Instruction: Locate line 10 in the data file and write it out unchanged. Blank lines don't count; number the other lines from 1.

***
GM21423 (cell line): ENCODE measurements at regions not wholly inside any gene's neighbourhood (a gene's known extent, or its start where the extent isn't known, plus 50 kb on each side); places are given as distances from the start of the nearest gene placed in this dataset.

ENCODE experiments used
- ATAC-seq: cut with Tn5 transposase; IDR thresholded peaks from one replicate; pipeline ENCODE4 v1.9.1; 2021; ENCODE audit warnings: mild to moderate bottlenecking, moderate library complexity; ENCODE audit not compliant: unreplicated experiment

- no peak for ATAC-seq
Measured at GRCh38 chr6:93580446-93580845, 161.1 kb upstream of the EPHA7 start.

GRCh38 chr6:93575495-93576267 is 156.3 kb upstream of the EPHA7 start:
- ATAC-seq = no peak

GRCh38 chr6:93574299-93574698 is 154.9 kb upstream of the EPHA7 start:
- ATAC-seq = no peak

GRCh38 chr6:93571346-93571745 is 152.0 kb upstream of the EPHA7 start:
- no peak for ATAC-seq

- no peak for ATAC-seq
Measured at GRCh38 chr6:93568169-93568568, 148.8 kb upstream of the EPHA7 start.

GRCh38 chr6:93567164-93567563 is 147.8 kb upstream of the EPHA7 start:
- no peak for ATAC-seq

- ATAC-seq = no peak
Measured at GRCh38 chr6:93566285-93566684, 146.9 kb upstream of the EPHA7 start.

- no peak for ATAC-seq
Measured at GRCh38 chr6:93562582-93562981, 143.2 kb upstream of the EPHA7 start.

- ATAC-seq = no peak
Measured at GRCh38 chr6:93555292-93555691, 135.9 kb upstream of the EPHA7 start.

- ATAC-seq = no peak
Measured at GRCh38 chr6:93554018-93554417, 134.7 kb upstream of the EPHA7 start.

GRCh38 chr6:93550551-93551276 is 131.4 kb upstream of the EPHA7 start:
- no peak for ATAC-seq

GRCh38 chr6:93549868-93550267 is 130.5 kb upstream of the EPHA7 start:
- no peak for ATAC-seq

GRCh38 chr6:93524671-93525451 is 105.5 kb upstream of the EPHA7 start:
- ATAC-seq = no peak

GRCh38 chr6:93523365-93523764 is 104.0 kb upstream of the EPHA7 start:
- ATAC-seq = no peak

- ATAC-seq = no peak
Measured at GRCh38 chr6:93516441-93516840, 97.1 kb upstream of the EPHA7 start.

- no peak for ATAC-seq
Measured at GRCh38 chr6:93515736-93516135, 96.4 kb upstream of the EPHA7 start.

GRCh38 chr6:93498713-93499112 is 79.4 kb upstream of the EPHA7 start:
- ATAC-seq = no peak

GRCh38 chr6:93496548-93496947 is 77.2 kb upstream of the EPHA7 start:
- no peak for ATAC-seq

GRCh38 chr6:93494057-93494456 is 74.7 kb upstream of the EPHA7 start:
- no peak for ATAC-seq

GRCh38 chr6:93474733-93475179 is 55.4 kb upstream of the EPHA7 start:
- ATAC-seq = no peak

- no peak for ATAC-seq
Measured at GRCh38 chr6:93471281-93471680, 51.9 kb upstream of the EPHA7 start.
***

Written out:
GRCh38 chr6:93571346-93571745 is 152.0 kb upstream of the EPHA7 start: